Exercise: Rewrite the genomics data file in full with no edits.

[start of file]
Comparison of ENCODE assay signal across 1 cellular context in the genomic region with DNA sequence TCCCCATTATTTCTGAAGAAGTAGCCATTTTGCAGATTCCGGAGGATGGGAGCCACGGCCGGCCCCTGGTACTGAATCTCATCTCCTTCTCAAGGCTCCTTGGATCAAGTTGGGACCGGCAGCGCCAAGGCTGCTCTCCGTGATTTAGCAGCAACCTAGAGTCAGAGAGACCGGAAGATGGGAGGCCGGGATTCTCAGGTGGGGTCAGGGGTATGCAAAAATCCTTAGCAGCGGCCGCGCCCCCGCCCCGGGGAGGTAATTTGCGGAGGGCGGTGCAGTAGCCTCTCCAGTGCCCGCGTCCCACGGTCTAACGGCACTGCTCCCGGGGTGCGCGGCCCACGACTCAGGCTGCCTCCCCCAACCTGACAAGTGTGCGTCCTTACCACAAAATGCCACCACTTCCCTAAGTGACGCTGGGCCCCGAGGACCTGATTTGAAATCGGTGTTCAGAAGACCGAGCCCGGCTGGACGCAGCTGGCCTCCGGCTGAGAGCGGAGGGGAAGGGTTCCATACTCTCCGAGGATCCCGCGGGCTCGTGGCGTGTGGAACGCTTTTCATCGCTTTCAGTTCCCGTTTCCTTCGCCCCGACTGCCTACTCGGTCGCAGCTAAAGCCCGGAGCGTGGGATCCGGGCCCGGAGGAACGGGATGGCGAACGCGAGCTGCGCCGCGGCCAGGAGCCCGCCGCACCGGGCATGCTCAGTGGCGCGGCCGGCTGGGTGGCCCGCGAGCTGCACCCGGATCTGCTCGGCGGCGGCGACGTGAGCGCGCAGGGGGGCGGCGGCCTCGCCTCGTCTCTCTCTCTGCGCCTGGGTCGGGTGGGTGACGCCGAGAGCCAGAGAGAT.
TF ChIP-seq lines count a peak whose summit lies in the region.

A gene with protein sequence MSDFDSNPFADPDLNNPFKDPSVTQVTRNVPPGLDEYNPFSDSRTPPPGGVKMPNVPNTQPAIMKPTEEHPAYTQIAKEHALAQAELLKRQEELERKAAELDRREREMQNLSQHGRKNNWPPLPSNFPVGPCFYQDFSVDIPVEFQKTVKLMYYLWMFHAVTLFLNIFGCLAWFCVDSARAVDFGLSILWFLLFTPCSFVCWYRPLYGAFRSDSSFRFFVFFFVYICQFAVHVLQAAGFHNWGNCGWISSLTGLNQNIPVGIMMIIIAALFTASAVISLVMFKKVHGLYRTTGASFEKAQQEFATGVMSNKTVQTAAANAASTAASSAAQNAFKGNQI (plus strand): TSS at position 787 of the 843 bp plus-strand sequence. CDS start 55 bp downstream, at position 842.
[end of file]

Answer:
Comparison of ENCODE assay signal across 1 cellular context in the genomic region with DNA sequence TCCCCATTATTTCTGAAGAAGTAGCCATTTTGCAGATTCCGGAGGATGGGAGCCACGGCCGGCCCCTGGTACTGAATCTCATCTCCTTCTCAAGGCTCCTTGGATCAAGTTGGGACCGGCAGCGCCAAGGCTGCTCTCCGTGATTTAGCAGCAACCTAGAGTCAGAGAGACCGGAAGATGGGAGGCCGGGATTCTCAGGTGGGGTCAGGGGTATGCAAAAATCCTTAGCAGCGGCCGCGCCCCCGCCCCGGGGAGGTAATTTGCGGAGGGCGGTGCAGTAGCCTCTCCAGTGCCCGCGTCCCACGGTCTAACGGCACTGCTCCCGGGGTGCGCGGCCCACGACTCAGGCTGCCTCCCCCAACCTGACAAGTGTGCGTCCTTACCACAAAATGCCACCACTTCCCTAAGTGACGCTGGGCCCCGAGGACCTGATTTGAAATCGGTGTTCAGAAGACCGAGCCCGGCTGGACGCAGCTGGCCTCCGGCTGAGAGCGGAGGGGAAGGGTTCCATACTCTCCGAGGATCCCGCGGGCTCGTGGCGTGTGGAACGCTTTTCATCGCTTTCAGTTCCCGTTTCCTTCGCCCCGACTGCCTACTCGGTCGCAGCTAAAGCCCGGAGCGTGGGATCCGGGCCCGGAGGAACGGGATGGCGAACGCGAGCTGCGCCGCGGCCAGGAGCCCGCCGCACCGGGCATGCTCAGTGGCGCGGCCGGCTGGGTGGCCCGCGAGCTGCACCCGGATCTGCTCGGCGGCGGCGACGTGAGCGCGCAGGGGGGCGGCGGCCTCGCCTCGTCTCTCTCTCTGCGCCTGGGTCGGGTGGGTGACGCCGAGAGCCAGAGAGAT.
TF ChIP-seq lines count a peak whose summit lies in the region.

A gene with protein sequence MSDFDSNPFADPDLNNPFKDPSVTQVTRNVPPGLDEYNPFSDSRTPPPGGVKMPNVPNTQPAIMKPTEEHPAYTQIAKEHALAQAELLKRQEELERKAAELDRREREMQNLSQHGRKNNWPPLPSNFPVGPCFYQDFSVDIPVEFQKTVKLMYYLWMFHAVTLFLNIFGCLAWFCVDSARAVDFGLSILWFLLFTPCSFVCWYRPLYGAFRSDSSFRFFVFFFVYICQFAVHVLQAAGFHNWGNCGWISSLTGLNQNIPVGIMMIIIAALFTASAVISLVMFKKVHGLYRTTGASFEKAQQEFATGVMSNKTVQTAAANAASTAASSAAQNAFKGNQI (plus strand): TSS at position 787 of the 843 bp plus-strand sequence. CDS start 55 bp downstream, at position 842.